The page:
Tribal Government & News

Yesteryears -- May 1, 2021

04.29.2021 Danielle Harrison History


2016 – The Oregon Fish & Wildlife Commission voted to allow ceremonial fishing by members of the Confederated Tribes of Grand Ronde at Willamette Falls, restoring rights lost by the Tribe in the 1980s when it was seeking support for its Reservation Plan. The new rule allowed for the harvest of hatchery spring Chinook salmon and/or hatchery summer steelhead for ceremonial purposes with a limit of no more than 15 fish per year taken by Tribal members.

2011 – A two-day small business conference for Native American entrepreneurs called “Trading at the River” was held at Spirit Mountain Casino. Topics included how to keep Tribal dollars on the Reservation through small, Native-owned businesses, and how to be a catalyst for change in the community by providing jobs for Native people. The conference was sponsored by the Oregon Native American Business and Entrepreneurial Network, which was formed in 1991 as a nonprofit, public benefit corporation by four Tribes, including the Confederated Tribes of Grand Ronde.

2006 – Willamette University repatriated a 2.2-pound fragment of the meteorite Tomanowos after finding it in a supply closet. “I am relieved to return it,” Willamette Associate Professor of Anthropology Rebecca Dobkins said. For Tribal members, having a piece of the meteorite returned was a bright moment in a troubling episode. “This piece is home,” Tribal Council Chairwoman Cheryle A. Kennedy said. “But it’s not a good situation because there has been so much cutting on the meteorite. To me, it’s like carving up a body.”

2001 – Several representatives from New York’s American Museum of Natural History visited Grand Ronde. Tribal Council met with the representatives to confirm details for the Tribe’s first visit with the meteorite Tomanowos. They agreed the museum would be closed for all other visitors during the visit and blessings from Tribal members. Tribal Education Department representatives also met with the museum delegation. “What we talked about was the opportunity for local Tribal member students to participate in an internship at the museum in New York,” Tribal Education Manager Marion Mercier said.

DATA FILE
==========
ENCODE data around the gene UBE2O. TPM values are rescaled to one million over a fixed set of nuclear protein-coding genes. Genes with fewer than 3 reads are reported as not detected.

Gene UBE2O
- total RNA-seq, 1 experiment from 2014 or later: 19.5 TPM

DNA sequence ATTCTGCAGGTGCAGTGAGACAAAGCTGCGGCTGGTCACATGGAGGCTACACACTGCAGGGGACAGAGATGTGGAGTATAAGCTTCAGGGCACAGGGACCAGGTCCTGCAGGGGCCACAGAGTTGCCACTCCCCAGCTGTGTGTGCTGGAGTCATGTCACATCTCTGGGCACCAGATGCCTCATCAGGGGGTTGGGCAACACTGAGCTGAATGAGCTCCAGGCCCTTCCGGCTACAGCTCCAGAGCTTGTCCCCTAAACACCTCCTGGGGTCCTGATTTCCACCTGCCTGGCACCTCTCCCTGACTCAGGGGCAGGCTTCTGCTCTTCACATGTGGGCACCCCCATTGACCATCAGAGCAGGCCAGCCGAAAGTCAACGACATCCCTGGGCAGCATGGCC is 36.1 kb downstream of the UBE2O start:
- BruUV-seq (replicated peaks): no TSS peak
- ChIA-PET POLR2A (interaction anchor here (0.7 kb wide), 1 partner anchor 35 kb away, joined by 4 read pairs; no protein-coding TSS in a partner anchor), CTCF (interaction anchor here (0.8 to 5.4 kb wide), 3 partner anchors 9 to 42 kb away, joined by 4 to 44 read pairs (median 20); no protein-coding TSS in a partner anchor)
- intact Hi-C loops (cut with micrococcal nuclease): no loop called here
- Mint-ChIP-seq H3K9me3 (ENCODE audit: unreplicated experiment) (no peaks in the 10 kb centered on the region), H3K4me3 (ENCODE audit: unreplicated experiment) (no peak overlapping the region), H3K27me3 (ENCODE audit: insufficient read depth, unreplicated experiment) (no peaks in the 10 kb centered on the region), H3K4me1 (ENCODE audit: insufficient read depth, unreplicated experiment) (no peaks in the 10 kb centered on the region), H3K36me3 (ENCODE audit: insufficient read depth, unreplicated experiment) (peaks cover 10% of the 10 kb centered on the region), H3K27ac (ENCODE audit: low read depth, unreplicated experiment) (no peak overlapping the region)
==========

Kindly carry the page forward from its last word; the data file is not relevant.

1996 – Construction information for the new Health & Wellness Center was discussed at a General Council meeting when architect Frank Whalen gave an update on the progress of the new clinic. He expected groundbreaking to begin in August and construction taking approximately one year for the 29,000-square-foot, two-story building budgeted at approximately $3.5 million. Whalen added that future expansion of the building would be easy as all four wings could be expanded depending on the growth in each department.  

1991 – Tribal youth Joe Mercier won the state freestyle wrestling championship in the 9- and 10-year-old division. His regular season record stood at 33-1. By winning the state championship, Mercier qualified for the national tournament in Boise, Idaho.

1986 – Tribal Council Chair Mark Mercier updated the membership about the Tribe’s Reservation Plan. “Last month, the BIA requested a draft legislation copy for the BIA in the central office in Washington, D.C., for their review,” he said. Tribal Council members also met with the local community, timber and lumber businesses and local government officials. “I cannot stress enough the importance of asking you, the membership, to write (letters) of support to your congressional delegation, (to) let your voice and feelings be heard,” Mercier said.


Yesteryears is a look back at Tribal history in five-year increments through the pages of Smoke Signals.